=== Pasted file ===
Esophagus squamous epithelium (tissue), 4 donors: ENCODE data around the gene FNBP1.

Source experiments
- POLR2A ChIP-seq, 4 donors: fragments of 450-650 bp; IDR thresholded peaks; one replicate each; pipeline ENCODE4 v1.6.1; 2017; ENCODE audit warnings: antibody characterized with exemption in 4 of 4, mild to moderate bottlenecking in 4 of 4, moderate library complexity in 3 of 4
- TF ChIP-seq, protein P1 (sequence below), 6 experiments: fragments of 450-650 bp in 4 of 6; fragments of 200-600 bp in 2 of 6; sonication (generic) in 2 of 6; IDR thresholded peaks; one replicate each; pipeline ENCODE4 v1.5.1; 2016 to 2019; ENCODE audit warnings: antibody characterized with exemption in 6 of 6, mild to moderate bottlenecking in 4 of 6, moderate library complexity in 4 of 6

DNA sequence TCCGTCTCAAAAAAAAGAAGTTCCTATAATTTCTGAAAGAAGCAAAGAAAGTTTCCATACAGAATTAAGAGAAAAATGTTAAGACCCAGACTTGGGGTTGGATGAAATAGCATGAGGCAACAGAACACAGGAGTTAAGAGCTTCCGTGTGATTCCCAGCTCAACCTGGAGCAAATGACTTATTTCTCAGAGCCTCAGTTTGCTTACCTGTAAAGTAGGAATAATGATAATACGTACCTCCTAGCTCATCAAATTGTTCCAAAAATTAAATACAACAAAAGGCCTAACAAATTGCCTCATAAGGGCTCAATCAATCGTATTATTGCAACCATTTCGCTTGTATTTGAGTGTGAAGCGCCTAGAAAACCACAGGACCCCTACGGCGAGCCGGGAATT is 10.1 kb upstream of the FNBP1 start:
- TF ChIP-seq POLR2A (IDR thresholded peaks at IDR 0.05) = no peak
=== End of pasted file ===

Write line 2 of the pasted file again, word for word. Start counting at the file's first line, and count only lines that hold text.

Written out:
Source experiments